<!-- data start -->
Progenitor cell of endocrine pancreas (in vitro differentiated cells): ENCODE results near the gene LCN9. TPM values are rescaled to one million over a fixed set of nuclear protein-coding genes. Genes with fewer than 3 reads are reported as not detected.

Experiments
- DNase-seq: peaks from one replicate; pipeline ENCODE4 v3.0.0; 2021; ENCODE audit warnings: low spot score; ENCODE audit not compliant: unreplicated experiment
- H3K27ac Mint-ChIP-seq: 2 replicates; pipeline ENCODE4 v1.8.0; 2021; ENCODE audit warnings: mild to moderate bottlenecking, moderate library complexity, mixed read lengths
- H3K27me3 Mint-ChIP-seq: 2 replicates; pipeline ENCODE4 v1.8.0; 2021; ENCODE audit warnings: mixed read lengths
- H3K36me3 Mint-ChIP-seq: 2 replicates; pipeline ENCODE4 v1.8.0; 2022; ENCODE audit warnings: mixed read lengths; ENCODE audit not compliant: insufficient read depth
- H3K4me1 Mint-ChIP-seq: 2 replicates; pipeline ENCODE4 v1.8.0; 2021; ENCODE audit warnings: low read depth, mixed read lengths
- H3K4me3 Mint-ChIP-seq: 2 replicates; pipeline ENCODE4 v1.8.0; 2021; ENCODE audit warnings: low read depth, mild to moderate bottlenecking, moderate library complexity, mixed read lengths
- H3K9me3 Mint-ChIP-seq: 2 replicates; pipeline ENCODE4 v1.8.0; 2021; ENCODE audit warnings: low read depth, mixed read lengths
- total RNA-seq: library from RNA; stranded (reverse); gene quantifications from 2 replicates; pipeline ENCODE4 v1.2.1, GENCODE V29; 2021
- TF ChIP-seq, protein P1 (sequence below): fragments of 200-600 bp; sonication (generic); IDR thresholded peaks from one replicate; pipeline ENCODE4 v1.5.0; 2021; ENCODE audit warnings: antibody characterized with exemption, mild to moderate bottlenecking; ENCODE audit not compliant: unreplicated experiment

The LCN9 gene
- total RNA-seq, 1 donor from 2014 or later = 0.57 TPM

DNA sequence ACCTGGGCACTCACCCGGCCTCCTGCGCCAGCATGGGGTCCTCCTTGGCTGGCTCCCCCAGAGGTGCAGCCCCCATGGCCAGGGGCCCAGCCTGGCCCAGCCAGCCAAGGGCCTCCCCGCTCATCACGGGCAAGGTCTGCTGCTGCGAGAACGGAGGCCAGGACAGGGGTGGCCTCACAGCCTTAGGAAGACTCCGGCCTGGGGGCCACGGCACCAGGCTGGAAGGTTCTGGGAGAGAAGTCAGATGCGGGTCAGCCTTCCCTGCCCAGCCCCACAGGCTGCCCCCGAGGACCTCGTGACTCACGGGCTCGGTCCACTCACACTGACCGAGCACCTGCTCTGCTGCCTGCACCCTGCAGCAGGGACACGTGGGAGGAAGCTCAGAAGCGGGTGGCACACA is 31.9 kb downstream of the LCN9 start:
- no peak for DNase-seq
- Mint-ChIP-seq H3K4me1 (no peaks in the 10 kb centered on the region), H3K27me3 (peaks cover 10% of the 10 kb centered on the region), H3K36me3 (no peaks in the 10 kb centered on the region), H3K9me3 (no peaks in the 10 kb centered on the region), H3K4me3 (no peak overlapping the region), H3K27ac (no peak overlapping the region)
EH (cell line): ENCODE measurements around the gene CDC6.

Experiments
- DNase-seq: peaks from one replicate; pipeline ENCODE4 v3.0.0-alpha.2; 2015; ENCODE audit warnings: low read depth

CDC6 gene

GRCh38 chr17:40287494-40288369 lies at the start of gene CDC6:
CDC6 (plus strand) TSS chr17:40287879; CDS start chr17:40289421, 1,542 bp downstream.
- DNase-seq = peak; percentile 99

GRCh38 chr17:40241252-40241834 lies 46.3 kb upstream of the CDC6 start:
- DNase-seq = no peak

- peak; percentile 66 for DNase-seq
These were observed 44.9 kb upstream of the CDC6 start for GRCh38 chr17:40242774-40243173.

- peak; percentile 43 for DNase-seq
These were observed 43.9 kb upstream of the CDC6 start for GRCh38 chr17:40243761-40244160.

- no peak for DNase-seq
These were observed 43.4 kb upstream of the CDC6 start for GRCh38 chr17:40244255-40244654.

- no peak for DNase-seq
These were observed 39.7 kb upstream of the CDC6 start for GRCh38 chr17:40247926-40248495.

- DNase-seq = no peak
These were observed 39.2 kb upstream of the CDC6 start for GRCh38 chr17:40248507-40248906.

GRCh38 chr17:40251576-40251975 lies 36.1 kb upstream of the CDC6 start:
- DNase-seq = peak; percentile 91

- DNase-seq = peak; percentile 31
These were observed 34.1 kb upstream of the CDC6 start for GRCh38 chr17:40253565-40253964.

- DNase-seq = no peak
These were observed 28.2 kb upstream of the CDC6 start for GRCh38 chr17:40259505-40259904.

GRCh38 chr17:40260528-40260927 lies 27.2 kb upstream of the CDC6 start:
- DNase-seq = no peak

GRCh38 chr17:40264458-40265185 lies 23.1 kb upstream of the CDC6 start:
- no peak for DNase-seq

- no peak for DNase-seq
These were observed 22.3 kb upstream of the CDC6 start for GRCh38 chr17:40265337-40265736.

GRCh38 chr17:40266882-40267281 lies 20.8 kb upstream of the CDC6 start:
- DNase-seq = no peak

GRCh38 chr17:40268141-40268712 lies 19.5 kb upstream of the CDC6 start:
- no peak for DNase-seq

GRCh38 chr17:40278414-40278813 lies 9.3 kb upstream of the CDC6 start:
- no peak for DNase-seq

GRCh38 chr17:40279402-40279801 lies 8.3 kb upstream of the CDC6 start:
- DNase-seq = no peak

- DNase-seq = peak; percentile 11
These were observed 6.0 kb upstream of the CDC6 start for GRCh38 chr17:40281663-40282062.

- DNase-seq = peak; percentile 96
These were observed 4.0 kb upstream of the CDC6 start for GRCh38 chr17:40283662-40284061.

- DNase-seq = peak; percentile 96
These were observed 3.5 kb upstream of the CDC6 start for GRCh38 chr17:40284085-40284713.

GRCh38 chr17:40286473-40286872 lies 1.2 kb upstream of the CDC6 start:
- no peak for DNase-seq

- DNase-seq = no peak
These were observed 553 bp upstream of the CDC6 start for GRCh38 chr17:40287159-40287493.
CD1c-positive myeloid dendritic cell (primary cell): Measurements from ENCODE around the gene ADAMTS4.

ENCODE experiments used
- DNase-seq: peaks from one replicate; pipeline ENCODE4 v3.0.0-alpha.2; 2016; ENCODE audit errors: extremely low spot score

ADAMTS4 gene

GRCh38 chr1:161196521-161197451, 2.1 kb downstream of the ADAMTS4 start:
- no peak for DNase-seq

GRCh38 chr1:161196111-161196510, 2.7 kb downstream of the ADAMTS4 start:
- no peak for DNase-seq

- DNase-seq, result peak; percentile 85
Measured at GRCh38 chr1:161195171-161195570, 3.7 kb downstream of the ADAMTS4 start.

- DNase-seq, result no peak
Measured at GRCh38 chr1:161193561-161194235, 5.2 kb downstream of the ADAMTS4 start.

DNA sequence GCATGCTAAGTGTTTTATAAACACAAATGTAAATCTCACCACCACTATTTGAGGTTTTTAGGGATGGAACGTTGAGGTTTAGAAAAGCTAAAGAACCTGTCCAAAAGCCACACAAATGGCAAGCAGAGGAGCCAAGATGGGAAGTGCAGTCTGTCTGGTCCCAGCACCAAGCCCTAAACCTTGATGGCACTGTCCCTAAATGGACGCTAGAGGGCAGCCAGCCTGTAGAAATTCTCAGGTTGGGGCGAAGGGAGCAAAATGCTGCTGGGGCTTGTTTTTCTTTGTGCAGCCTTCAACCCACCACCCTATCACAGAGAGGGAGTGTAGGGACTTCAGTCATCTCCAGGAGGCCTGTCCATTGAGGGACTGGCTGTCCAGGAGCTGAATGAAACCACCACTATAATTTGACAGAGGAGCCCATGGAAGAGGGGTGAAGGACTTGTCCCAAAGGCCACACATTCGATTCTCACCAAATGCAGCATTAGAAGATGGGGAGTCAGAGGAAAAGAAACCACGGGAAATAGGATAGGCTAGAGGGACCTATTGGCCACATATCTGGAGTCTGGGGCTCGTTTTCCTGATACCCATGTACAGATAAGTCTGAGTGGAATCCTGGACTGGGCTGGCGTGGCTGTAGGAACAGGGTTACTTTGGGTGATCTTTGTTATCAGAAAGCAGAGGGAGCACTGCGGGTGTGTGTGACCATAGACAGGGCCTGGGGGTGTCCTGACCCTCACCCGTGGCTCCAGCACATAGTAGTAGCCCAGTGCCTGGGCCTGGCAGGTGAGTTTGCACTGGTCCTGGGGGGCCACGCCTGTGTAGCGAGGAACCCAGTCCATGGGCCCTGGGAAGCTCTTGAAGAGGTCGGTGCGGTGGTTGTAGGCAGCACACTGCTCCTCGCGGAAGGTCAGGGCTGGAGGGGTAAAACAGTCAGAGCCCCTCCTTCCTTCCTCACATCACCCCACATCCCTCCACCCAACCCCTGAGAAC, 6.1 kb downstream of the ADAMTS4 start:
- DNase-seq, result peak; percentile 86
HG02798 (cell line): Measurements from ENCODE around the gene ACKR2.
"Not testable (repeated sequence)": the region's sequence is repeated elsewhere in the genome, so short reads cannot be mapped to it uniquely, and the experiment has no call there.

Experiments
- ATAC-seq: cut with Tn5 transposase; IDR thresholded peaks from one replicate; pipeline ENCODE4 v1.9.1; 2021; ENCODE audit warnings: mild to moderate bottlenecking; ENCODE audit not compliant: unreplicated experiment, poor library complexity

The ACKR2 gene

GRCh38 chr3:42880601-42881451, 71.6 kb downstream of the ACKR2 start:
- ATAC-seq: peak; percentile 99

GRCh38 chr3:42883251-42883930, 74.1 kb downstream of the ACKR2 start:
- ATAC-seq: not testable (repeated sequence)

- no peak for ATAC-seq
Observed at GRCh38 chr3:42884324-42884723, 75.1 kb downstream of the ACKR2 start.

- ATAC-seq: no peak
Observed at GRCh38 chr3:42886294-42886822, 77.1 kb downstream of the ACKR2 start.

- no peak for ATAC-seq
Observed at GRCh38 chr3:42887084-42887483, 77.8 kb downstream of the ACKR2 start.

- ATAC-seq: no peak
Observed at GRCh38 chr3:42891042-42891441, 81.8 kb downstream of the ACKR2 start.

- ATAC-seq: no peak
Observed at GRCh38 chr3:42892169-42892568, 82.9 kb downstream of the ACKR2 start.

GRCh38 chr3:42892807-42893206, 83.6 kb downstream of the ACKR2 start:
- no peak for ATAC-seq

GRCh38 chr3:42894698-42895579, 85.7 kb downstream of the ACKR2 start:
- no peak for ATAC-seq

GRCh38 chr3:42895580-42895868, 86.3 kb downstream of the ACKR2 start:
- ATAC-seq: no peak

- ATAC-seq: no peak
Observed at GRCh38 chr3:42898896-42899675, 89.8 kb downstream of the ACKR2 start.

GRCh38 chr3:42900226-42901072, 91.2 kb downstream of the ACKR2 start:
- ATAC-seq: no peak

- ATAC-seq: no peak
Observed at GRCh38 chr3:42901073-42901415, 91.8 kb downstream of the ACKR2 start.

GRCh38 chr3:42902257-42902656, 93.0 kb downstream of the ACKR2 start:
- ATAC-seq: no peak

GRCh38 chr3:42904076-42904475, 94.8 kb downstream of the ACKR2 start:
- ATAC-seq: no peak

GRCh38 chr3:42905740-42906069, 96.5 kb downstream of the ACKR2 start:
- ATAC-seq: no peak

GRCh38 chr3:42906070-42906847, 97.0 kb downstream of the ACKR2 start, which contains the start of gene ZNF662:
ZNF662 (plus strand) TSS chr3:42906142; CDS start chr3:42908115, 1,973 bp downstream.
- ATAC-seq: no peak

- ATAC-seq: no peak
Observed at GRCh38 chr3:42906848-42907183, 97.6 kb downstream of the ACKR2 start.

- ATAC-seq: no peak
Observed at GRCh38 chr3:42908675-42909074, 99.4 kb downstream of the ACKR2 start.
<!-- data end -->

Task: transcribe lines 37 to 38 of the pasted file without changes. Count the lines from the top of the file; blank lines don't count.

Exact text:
- DNase-seq = peak; percentile 91

- DNase-seq = peak; percentile 31